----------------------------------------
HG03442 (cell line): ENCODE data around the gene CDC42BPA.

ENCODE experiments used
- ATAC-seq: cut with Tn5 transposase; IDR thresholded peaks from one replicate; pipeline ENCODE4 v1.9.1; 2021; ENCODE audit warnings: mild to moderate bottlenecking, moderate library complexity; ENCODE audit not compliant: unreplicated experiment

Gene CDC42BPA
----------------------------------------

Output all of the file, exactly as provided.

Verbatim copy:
HG03442 (cell line): ENCODE data around the gene CDC42BPA.

ENCODE experiments used
- ATAC-seq: cut with Tn5 transposase; IDR thresholded peaks from one replicate; pipeline ENCODE4 v1.9.1; 2021; ENCODE audit warnings: mild to moderate bottlenecking, moderate library complexity; ENCODE audit not compliant: unreplicated experiment

Gene CDC42BPA